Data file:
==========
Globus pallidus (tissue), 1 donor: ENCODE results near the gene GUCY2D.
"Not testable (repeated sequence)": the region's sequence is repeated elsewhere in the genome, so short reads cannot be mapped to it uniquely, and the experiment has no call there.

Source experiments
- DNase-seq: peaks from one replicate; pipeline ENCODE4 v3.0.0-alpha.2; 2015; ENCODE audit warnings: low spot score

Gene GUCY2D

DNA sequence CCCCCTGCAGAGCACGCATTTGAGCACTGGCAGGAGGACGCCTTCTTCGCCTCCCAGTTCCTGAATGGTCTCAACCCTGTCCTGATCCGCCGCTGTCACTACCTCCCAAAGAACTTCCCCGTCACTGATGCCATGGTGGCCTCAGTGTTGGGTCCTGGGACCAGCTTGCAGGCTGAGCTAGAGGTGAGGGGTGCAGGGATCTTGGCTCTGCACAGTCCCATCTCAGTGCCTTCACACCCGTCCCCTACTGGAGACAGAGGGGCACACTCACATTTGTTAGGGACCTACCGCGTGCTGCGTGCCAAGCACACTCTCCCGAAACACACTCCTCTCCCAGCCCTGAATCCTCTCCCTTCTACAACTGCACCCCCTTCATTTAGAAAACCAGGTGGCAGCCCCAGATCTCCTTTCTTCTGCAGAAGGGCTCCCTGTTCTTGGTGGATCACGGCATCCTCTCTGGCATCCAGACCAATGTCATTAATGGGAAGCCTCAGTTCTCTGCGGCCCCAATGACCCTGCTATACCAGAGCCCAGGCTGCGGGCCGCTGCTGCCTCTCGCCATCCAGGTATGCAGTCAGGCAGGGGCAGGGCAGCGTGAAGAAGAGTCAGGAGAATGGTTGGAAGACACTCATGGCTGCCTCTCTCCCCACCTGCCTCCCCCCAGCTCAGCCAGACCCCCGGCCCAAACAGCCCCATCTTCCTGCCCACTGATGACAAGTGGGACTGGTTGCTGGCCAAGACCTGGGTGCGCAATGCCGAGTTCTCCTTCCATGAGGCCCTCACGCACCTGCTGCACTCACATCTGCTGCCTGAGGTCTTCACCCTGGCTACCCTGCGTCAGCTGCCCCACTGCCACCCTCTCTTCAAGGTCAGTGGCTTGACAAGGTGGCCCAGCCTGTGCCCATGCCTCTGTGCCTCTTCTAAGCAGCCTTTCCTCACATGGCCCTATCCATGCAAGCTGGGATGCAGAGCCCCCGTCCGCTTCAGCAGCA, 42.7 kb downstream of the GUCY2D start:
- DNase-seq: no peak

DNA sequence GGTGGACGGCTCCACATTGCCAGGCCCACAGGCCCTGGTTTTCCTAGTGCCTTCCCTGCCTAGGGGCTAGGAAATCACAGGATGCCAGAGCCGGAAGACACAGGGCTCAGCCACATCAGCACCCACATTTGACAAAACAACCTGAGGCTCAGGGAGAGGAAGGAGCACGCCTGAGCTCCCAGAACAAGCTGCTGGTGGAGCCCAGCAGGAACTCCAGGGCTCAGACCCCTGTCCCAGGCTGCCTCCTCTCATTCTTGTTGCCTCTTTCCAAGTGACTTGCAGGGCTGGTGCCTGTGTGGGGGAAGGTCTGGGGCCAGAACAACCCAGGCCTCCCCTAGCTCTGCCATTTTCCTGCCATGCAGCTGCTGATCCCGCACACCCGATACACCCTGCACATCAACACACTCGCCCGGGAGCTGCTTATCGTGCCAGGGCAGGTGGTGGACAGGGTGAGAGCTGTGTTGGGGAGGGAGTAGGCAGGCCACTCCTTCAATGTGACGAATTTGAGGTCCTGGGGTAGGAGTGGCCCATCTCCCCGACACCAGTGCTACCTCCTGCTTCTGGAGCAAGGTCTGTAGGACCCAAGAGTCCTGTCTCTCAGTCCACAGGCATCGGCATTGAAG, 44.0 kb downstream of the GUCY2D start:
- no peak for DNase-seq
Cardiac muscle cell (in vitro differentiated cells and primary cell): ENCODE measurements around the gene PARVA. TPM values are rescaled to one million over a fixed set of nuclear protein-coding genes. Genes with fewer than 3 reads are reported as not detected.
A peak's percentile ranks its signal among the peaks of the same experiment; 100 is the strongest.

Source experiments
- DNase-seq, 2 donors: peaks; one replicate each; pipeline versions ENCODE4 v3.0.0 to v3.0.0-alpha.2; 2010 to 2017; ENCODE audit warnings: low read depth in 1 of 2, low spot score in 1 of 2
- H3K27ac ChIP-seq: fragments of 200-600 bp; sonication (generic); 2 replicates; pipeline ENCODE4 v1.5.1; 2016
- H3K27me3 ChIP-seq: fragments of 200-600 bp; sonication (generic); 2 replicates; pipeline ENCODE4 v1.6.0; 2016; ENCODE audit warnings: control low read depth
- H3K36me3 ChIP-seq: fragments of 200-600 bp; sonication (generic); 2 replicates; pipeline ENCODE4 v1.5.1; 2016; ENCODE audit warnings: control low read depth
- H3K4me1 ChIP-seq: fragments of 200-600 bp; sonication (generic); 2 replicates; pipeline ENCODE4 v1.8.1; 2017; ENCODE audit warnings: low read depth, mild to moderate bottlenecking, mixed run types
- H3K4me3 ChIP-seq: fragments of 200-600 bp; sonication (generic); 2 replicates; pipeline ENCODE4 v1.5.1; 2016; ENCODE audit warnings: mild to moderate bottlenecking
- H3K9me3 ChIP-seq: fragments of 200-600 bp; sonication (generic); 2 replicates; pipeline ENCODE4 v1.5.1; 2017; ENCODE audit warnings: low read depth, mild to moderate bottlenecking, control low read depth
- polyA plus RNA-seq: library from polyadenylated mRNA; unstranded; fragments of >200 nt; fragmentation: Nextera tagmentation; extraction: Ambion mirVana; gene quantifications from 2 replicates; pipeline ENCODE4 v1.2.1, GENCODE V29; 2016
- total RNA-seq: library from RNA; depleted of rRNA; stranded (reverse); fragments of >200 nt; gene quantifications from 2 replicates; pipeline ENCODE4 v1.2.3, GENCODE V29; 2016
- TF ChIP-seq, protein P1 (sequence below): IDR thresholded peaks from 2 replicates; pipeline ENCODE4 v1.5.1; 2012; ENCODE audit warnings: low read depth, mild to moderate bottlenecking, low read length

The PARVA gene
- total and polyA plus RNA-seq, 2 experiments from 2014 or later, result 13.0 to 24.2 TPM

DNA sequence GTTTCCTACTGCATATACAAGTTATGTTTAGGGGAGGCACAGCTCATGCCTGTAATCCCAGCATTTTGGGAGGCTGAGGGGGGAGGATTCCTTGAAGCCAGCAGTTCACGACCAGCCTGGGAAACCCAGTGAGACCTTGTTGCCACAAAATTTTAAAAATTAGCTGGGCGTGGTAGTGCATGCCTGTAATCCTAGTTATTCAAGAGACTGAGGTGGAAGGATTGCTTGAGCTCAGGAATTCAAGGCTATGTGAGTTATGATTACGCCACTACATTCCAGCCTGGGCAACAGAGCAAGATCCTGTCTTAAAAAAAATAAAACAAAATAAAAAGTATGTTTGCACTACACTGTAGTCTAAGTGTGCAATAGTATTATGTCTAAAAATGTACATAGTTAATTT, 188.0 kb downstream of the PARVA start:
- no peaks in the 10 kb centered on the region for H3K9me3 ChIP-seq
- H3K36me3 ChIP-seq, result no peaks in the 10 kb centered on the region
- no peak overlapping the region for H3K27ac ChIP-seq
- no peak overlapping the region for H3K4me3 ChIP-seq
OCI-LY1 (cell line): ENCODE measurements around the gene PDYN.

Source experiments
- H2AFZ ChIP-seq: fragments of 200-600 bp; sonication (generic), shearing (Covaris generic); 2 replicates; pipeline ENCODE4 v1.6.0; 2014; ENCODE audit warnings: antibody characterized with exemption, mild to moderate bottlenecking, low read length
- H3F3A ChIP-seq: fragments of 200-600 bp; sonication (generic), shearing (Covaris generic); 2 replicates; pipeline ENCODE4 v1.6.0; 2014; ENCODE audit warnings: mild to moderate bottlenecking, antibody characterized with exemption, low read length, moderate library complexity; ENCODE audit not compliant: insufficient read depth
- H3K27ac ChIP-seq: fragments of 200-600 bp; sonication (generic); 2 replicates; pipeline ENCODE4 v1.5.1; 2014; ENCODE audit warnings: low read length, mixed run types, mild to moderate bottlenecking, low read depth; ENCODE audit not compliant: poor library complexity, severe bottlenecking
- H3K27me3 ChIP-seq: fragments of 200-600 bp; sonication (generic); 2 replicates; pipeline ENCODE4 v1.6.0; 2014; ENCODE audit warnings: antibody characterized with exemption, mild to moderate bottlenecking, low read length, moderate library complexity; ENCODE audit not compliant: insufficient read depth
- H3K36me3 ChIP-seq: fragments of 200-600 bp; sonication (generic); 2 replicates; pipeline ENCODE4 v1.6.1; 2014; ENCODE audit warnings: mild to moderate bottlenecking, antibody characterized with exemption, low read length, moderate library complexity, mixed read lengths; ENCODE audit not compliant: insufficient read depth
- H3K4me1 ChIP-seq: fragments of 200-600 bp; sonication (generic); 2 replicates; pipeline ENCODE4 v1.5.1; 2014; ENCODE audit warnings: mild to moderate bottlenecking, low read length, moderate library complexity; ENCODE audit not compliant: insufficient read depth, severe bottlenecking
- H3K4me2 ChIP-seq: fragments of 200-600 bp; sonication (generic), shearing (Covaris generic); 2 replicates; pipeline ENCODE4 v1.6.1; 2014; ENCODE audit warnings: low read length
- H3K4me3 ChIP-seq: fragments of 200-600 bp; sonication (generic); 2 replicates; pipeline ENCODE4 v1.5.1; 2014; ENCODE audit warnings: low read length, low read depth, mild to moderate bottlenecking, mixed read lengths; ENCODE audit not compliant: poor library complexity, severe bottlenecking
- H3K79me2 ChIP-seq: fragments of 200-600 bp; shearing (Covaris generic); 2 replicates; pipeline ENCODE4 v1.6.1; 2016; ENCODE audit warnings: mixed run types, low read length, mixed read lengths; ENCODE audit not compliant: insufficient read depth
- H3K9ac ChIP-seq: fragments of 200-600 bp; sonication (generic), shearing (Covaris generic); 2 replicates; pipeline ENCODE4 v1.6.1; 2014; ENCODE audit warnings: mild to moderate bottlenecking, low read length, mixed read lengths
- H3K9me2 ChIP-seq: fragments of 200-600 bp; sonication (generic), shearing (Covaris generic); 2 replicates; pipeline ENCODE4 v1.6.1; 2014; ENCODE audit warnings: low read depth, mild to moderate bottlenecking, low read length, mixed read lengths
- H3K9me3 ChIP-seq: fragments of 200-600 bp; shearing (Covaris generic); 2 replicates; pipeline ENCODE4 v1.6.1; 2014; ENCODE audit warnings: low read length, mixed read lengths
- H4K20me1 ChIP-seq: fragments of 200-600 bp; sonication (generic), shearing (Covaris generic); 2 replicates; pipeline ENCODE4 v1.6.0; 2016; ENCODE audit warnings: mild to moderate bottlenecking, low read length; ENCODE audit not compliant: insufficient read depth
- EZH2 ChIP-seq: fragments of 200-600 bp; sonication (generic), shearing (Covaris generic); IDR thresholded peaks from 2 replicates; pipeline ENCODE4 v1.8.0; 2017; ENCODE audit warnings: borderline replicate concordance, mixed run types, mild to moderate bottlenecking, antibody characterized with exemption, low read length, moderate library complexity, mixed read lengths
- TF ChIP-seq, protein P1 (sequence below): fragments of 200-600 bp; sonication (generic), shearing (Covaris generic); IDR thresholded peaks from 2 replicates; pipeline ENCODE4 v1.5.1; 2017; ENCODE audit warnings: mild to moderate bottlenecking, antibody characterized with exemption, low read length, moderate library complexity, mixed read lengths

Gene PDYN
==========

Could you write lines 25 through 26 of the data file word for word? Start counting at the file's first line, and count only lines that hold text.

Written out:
DNA sequence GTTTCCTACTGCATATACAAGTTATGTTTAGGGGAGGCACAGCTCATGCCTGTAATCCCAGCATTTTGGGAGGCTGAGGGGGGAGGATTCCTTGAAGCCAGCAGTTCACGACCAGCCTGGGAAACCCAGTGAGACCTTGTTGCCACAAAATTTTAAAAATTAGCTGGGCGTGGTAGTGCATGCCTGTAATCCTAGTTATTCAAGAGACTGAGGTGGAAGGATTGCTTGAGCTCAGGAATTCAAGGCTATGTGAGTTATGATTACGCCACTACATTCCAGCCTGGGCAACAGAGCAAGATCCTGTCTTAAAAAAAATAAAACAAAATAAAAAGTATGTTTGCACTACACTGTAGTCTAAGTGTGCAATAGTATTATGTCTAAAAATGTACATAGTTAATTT, 188.0 kb downstream of the PARVA start:
- no peaks in the 10 kb centered on the region for H3K9me3 ChIP-seq